Wymondham Words literary festival enjoys second successful year
A Norfolk literary festival has celebrated its second successful year - and organisers are already looking to bring back the popular community event next year.
Wymondham Words, a three-day festival of poetry, readings, conversation and music, began with a sold-out lunchtime talk on Friday with one of the country's top nature writers Richard Mabey.
The weekend progressed with a varied range of well-attended events, including readings by award-winning and emerging writers, workshops, and even a poetry busking event, in venues such as Wymondham Market Place, the Ex-Services Club, the Baptist Church, Becket's Chapel and Wymondham Library.
Writer and Wymondham resident George Szirtes, who is chairman of the organising group, said this year's festival had surpassed expectations.
'I think it went very well and I feel pretty sure there will be one next year. We are still learning about what works best, what times are best for events, what's the best places, so we continue to develop it,' he said.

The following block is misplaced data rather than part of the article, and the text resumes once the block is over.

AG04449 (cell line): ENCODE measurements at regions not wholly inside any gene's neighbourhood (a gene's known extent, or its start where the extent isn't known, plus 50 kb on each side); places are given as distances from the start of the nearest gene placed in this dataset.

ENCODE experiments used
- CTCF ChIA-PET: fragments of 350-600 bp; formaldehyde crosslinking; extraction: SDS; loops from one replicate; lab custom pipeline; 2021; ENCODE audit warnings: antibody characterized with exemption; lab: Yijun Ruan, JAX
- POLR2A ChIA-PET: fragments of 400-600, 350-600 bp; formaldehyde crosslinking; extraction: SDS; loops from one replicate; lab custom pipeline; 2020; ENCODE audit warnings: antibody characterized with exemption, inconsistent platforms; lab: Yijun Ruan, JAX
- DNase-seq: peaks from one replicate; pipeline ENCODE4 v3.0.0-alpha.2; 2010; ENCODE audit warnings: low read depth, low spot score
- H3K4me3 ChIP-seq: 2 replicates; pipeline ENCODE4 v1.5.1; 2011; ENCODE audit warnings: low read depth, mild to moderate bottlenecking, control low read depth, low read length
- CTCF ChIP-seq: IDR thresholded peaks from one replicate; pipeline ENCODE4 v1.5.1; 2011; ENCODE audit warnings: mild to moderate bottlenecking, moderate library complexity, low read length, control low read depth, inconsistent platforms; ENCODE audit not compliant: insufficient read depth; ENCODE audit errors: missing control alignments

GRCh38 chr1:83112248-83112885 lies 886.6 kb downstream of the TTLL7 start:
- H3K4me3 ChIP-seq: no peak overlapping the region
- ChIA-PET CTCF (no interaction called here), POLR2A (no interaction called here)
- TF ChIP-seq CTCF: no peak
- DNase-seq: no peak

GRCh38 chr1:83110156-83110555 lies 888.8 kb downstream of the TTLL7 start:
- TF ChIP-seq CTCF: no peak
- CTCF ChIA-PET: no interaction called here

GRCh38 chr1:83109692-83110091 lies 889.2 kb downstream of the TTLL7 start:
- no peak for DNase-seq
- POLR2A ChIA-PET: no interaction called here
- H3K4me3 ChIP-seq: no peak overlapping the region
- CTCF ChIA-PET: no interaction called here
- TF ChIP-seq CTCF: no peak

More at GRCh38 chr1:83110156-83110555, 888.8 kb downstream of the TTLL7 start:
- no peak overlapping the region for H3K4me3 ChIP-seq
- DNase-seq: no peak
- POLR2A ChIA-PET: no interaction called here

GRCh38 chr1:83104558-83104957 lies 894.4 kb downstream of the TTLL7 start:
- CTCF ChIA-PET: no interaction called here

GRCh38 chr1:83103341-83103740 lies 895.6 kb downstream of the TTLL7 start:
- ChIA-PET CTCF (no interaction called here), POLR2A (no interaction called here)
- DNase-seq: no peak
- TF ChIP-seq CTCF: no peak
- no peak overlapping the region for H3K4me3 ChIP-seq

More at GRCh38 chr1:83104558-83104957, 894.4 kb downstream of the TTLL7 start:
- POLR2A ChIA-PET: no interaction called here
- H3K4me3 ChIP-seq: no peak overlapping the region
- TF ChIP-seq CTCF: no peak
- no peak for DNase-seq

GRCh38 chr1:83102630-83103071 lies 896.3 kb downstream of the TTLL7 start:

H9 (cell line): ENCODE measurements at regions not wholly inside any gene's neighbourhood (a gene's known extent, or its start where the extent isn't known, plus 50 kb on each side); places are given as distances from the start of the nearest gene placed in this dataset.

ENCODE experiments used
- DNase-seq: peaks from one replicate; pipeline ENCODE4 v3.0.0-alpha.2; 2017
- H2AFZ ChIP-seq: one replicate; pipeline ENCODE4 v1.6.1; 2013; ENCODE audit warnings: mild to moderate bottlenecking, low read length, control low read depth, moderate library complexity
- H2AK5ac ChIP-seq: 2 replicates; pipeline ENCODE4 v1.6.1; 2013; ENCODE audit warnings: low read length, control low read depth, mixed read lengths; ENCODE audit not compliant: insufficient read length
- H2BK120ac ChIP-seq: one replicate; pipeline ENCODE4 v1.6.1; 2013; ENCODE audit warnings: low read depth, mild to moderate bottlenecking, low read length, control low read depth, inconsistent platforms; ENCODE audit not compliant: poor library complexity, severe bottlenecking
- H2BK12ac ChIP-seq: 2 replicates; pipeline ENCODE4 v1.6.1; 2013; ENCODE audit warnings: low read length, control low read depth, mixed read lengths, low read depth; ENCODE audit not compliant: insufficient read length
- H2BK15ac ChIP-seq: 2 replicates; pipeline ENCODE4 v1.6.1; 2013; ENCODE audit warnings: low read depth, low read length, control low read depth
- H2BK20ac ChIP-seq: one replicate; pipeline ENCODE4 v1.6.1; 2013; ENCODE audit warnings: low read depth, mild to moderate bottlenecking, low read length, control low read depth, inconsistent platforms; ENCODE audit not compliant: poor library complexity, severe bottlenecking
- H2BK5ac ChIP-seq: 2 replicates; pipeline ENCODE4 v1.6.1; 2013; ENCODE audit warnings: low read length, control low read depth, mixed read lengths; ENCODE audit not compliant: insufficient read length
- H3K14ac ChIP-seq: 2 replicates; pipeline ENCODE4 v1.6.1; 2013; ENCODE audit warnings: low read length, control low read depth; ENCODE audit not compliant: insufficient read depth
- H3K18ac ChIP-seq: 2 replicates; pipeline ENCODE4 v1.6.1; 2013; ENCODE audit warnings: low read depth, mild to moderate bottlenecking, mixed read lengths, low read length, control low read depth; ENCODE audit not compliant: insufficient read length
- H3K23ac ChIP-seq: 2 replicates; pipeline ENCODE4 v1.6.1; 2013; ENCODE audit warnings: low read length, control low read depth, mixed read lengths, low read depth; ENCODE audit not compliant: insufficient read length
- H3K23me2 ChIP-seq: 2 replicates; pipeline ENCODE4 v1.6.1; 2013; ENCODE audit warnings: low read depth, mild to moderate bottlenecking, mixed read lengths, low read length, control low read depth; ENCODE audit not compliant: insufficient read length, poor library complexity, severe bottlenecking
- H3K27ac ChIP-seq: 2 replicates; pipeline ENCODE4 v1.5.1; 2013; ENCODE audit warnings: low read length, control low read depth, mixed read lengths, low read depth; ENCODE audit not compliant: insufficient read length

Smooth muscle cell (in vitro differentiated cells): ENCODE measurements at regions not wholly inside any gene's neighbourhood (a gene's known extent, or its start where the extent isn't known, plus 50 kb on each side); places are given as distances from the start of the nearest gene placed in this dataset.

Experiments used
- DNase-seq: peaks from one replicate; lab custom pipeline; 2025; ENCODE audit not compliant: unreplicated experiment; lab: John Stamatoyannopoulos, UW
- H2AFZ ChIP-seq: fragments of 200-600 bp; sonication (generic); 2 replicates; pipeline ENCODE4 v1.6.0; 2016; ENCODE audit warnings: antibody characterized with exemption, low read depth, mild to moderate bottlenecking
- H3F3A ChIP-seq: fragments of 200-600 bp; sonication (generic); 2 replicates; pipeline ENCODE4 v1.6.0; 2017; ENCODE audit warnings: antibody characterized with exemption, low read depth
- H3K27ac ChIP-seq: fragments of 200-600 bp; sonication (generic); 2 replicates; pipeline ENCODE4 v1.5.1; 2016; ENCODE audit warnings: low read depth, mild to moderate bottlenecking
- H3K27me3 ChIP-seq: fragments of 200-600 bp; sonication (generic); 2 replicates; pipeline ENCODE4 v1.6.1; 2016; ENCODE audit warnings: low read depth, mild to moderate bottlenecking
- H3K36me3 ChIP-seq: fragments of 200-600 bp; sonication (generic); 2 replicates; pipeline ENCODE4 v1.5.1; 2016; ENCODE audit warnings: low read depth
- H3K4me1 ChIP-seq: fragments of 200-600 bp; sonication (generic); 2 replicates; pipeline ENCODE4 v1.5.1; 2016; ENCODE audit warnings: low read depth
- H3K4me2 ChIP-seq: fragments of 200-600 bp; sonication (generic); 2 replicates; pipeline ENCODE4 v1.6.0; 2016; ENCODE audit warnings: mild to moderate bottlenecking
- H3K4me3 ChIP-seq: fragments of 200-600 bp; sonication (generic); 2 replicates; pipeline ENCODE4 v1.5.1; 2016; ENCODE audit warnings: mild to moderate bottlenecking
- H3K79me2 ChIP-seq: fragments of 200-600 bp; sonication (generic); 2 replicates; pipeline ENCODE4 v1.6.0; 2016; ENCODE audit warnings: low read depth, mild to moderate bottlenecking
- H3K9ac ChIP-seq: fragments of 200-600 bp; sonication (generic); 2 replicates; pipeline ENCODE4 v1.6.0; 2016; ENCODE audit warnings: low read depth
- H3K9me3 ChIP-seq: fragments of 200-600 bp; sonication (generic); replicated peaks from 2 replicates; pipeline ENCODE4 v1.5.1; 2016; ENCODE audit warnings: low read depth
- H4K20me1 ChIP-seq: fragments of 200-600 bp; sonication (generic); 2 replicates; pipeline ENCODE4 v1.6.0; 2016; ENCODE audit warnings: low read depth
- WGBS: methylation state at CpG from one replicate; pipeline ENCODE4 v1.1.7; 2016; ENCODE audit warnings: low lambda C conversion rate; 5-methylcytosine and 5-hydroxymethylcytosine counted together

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'It sprang out of the music festival. I had done a few poetry events for the festival and people seemed to like it and wanted more. Because I have been living in this area for about 17 years and knew a lot of writers locally, I felt I could ask people.'
Mr Szirtes added that Norfolk was home to many talented writers which its residents may not have fully appreciated before.
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'I think they probably are surprised. There is much to be said by the fact there is a writers' centre in Norwich which encourages a lot of writers, and Wymondham is the sort of town where there is support for cultural things like the art gallery and music festival,' he said.
This year's festival included more live music, with musicians being involved in some of the reading events, and more activities for children which Mr Szirtes hoped to build on in the coming years.
Wymondham Library hosted two sold-out events - a fun workshop for young children by Richard Horne and Helen Szirtes, who co-wrote 101 Things to Do to Become a Superhero or Evil Genius, and a creative nature-inspired afternoon where writer Belona Greenwood and artist Kate Munro encouraged families to create a tree from recycled materials decorated with their own words and stories.
On Wymondham, Rachel Harriss, community librarian, said: 'It's lovely because it sort of celebrates reading and the way we engage with reading in different ways. It's nice to have the community get involved.'